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There are a host of ethnic minorities in China, but they often have a weak sense of identity and are relatively small in total number. History has taught the Han that other groups will and should ultimately be absorbed and assimilated as Han. There is a belief that the Han enjoy a superior and far more advanced culture.
I only realised why I keep living in Shepperton when I returned to China. All the people who moved there had come from places just like Shepperton, and so they built and lived in houses exactly like these. I now know I was drawn here because, on an unconscious level, Shepperton reminds me of Shanghai.
J. G. Ballard
In 1949 - my father stayed on in Shanghai after the war. But in 1949, the Communists took over the whole of China, and in fact, my father was caught by the Communists in Shanghai. And he was there for about a year until he was finally able to get out.
J. G. Ballard
You know, if you look back in the 1930s, the money went to infrastructure. The bridges, the municipal buildings, the roads, those were all built with stimulus money spent on infrastructure. This stimulus bill has fundamentally gone, started out with a $500 rebate check, remember. That went to buy flat-screen TVs made in China.
This is the real tragedy of America's 'Internet freedom agenda': It's going to be the dissidents in China and Iran who will pay for the hypocrisy that drove it from the very beginning.
Ever since the Meiji restoration in 1868, Japan has turned its back on Asia in general and China in particular: its pattern of aggression from 1895 onwards and the colonies that resulted were among the consequences.
Every major power always seeks to justify its action on moral grounds. Such behaviour is almost as old as the hills. The west has been a particularly vigorous exponent of this credo; and there is no reason to believe that China, for example, will be any different. But behind the moral rhetoric invariably lies interest and ideology.
In the aftermath of 9/11 and in the build-up to the invasion of Iraq, few questioned the idea that the United States was likely to be the extant superpower for several decades to come. Few anticipated how quickly the neoconservative project would run into the sands - or that China would rise so quickly.
Since the election of Shinzo Abe as the new Japanese prime minister, by reputation a fervent nationalist, relations between Japan and China have paradoxically improved a little.
Nobody messes with China, nobody messes with the United States, or with Europe, because these are really big entities with a lot of clout and a lot of economic power. They have a place at the table.
China has no desire to replace Western imperialism in Asia with an Oriental imperialism or isolationism of its own or anyone else.
China has all the advantages in the world. But it doesn't have a history of free thinking, risk-taking pioneers - the kind of people the U.S. is built upon.
We have the highest incarceration rate of any country in the world. 'America, land of liberty and freedom?' You know, that's baloney. More than 2 million Americans are behind bars now. Communist China has four times the population and they have 1.5 million people behind bars.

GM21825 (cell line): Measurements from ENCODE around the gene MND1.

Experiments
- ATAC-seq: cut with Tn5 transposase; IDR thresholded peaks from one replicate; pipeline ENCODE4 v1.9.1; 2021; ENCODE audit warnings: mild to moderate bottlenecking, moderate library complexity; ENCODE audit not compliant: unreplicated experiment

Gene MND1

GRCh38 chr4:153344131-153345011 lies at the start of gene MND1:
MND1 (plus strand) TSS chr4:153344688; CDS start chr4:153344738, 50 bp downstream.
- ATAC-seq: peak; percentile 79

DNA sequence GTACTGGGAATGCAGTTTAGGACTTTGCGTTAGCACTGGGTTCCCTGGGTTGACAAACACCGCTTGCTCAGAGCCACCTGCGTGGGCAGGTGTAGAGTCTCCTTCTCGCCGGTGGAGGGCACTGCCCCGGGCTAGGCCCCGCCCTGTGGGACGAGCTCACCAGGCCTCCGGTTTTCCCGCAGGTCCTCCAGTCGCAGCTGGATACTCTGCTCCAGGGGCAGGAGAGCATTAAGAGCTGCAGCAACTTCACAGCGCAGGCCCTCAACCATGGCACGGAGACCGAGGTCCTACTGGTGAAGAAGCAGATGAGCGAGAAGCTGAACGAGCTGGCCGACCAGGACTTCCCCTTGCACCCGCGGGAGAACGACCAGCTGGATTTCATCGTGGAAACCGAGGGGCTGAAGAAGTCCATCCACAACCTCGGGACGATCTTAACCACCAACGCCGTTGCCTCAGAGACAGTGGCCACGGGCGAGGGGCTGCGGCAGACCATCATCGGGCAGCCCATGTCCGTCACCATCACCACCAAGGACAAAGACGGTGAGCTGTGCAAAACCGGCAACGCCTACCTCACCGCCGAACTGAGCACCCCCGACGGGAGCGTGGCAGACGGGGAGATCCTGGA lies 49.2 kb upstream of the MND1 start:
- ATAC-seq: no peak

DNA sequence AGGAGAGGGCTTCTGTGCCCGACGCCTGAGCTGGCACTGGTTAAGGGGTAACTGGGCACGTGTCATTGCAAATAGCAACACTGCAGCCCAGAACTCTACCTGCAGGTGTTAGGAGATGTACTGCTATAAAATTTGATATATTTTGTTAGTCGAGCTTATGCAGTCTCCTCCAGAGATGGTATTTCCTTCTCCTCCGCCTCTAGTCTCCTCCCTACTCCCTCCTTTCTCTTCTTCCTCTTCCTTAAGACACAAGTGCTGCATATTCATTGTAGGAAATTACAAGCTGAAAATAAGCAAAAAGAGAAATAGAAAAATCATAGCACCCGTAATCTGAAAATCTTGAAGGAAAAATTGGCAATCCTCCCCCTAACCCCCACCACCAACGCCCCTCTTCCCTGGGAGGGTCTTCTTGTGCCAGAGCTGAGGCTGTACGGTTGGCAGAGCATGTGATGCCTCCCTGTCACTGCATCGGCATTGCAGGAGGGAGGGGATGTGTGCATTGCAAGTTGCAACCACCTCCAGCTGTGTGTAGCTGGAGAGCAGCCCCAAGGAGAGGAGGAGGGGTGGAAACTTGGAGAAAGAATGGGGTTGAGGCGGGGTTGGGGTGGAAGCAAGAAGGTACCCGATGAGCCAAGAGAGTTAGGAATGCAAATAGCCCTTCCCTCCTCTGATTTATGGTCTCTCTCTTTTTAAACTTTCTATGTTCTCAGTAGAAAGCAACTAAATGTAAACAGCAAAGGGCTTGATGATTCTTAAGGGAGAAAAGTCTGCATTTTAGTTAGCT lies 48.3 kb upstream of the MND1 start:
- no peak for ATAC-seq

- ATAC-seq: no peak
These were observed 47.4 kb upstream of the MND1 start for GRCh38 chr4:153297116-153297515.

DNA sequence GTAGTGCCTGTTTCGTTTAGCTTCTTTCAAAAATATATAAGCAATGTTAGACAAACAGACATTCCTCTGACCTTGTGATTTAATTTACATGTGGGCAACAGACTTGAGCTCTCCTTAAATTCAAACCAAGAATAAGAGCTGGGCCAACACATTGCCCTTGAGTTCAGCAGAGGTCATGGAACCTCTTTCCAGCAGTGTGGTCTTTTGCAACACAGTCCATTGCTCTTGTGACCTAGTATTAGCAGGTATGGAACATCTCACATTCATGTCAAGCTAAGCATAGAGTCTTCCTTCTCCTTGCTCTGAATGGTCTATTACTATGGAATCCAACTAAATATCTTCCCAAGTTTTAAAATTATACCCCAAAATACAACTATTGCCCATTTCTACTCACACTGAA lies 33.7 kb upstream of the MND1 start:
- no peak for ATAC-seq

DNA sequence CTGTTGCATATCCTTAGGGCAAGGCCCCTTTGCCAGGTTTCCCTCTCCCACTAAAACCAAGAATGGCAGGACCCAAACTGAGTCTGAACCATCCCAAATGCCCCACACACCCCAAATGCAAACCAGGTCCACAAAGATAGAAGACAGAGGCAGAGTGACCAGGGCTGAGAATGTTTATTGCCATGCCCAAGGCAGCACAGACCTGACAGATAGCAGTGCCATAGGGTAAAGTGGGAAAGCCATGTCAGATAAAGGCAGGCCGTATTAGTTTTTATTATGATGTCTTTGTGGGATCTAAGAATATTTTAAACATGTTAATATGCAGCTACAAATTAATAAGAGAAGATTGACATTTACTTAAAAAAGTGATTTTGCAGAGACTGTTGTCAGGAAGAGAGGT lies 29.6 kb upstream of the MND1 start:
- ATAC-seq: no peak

Practically all the prominent leaders of thought in China today are openly agnostics and even atheists.
More than 90% of Chinese believe themselves to be Han. Of course, such a vast population is derived from countless different races, but because China has enjoyed such a long and continuous history as a polity, there has been thousands of years of mixing, melding and assimilation.
The reason why China forecasting has such a poor track record is that Westerners constantly invoke the model and experience of the West to explain China, and it is a false prophet. Until we start trying to understand China on its own terms, rather than as a Western-style nation in the making, we will continue to get it wrong.
Western countries are thoroughly accustomed to being the centre of global attention, which they have come to regard as their natural birthright. Not so China. It was thwarted in its attempt to hold the 2000 Olympics, which, as a result of American-led pressure, was awarded to Sydney.
China is very entrepreneurial but has no rule of law. Europe has rule of law but isn't entrepreneurial. Combine rule of law, entrepreneurialism and a generally pro-business policy, and you have Apple.
The question is what will Mitt Romney do as president if his policy is simply to be hands off and let the government be made so small it can be drowned in a bathtub. In the 21st century global economy, no state alone has the ability to compete against China.
China and India will take the global leadership on climate change: they are suffering for it.
The first country to adopt happiness as an official goal of public policy is the tiny little country of Bhutan in Asia near China and India.
At thirteen, when I arrived in Hong Kong after leaving China, I made a living by working in a restaurant.
The faith I was born into formed me. I come from a missionary family - I grew up in China - and in my case, my religious upbringing was positive. Of course, not everyone has this experience. I know many of my students are what I have come to think of as wounded Christians or wounded Jews.
Communism may be over as an economic system, but as a model of state domination, it is very much alive in the People's Republic of China and in Putin's police state.
I cannot do business. I cannot sit and say, 'How are you, the weather's great, how's your golf?' I'm like a bull in a china shop.
A. P. J. Abdul Kalam
C. S. Lewis
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